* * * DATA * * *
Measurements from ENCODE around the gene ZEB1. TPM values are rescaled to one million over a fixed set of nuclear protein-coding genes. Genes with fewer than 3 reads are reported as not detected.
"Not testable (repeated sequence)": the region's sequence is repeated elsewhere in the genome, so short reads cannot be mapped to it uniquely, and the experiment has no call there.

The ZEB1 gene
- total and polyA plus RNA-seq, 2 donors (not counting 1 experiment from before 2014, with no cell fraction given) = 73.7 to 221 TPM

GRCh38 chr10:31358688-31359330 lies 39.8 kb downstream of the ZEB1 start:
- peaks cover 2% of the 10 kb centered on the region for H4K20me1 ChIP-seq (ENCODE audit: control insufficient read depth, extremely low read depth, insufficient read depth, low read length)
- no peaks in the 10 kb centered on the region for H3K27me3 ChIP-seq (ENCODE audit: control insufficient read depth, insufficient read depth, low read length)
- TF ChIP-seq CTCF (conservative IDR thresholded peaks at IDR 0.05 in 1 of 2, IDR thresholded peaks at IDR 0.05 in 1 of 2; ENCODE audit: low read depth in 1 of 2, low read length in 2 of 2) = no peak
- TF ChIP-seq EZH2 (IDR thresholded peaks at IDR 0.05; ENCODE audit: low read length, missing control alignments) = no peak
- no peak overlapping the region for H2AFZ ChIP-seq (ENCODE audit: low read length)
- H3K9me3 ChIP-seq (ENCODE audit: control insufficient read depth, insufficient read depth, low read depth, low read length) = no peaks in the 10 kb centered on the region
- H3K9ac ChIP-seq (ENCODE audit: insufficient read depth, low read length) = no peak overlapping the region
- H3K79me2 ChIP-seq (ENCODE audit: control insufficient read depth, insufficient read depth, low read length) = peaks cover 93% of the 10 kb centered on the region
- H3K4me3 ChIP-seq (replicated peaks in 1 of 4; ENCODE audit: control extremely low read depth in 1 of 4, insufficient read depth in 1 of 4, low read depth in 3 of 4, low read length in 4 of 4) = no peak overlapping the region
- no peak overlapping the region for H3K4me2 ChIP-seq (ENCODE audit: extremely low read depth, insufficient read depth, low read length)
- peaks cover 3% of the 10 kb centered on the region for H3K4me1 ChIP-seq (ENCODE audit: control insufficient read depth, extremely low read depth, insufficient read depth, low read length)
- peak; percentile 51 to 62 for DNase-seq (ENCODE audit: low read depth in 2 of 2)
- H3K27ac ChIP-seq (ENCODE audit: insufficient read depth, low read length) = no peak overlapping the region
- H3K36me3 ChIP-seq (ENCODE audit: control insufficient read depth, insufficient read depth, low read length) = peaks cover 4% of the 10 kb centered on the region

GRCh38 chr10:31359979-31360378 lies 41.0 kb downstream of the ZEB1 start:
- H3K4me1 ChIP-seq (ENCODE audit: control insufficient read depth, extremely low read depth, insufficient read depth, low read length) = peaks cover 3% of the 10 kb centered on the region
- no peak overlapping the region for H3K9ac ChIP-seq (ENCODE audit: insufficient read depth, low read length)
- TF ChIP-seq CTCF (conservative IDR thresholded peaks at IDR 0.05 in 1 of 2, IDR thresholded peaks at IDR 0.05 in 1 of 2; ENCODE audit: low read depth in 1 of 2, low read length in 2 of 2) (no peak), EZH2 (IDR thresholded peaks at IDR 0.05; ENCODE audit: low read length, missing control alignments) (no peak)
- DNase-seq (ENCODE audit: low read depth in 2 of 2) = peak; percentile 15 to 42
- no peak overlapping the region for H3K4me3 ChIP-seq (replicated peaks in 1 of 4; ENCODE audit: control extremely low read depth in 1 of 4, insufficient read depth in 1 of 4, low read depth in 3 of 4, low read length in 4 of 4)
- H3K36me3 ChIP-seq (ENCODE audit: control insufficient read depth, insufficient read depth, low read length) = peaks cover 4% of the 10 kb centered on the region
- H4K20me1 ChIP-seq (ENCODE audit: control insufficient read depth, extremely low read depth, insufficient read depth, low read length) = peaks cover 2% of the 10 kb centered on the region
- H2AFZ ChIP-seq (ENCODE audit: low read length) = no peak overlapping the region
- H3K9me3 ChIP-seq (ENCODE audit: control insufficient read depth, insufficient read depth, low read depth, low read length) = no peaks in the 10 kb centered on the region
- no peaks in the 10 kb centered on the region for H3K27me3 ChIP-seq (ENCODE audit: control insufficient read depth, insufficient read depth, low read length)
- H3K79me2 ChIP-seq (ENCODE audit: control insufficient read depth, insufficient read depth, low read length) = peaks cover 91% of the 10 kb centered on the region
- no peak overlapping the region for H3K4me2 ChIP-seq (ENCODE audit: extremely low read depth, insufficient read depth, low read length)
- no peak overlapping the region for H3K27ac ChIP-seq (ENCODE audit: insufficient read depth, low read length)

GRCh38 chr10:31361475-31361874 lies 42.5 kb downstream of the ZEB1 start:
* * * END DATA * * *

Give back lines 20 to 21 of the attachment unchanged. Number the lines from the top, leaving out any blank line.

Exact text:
GRCh38 chr10:31359979-31360378 lies 41.0 kb downstream of the ZEB1 start:
- H3K4me1 ChIP-seq (ENCODE audit: control insufficient read depth, extremely low read depth, insufficient read depth, low read length) = peaks cover 3% of the 10 kb centered on the region